Monday, October 05, 2009

Do You Know the Enemy?

Paul Krugman does. In today's column entitled "The Politics of Spite", you can't help but draw the parallels between state and national politics.

“Cheers erupted” at the headquarters of the conservative Weekly Standard, according to a blog post by a member of the magazine’s staff, with the headline “Obama loses! Obama loses!” Rush Limbaugh declared himself “gleeful.” “World Rejects Obama,” gloated the Drudge Report. And so on.

So what did we learn from this moment? For one thing, we learned that the modern conservative movement, which dominates the modern Republican Party, has the emotional maturity of a bratty 13-year-old.

But more important, the episode illustrated an essential truth about the state of American politics: at this point, the guiding principle of one of our nation’s two great political parties is spite pure and simple. If Republicans think something might be good for the president, they’re against it — whether or not it’s good for America.

This is the principle that guides the Michigan Republican Party as well. It's been going on to some extent ever since Granholm took power in '03, and Betsy DeVos immediately started insisting on extreme right wing party purity from the Republicans in the Legislature, at the threat of removal of support and primary challenges to those who would dare reach for compromise. People can blame Michigan's current problems on term limits all they want, but they are remembering a time when negotiation was possible. It really doesn't exist anymore, as proven on a daily basis at both the national and state level alike. You cannot negotiate with people who have no intention of negotiating; doesn't matter if they have been there two years, or twenty.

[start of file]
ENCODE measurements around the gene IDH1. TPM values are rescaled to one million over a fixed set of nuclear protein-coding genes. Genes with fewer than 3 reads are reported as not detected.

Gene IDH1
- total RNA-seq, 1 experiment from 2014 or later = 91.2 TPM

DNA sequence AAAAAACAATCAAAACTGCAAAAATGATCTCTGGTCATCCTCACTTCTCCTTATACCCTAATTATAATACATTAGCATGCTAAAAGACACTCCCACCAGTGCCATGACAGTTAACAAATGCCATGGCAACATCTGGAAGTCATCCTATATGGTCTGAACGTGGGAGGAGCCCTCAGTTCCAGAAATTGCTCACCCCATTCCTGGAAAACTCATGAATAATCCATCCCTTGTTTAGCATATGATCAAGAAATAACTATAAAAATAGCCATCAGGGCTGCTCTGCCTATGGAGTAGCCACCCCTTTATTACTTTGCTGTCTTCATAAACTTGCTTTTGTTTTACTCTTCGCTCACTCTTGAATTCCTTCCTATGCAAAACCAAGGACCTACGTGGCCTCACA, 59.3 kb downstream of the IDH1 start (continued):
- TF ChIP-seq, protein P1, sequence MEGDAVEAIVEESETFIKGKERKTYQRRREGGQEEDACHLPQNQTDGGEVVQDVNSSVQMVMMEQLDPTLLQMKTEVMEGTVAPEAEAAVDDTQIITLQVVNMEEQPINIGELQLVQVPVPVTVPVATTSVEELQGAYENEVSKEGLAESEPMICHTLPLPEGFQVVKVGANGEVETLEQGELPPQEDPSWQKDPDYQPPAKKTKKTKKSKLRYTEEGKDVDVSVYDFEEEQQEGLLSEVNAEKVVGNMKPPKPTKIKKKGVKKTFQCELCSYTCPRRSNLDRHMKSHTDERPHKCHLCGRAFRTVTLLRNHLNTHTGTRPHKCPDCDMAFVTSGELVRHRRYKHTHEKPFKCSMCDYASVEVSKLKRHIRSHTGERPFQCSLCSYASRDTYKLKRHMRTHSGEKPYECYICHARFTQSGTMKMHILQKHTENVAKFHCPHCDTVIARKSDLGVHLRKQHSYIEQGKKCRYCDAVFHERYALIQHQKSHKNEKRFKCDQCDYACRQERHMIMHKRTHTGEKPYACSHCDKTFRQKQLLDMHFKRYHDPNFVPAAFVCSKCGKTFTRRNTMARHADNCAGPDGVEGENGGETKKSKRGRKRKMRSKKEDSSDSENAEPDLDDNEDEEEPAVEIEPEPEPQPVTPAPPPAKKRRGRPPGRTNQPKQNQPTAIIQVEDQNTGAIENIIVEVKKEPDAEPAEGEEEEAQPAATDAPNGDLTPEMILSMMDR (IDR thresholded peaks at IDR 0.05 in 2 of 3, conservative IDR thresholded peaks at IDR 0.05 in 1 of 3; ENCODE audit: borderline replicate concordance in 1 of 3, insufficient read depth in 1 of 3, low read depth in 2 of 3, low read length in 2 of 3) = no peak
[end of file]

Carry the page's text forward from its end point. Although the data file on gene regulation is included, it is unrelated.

Republicans oppose at all costs. Period. Setting aside the clash in ideology behind the entire budget battle, nowhere was the Republican attitude of "spite pure and simple" more obvious than the brief shut down that occurred last week. Here's Matt Marsden, late afternoon of the 30th:

Matt Marsden, spokesman for Senate Majority Leader Michael Bishop R-Rochester, said the Legislature would finish its budgets on time. If not, Granholm will have the opportunity to sign a stopgap budget shortly before midnight.

And when it all went bad on Mike Bishop, when both the House and Senate couldn't pass their budgets on time, he decided to give the whole state a black eye by putting the government into a brief technical shut down, a story that then went out across the nation. Bishop likes to think that he can blame the Governor Granholm and the Senate Democrats for his actions, but in reality, the entire state takes the fall in the eyes of the world. No one really cares about the details. We all pay the price because Mike didn't get his way.

If that wasn't a display of the "emotional maturity of a bratty 13-year-old", what is? Well, perhaps this. Now that the Democrats have emboldened the opposition, we are going to get more games from the Senate Republicans.

Senate Majority Floor Leader Alan Cropsey (R-DeWitt) said the Senate might hold the remaining budgets throughout October until the continuation budget expires at midnight November 1.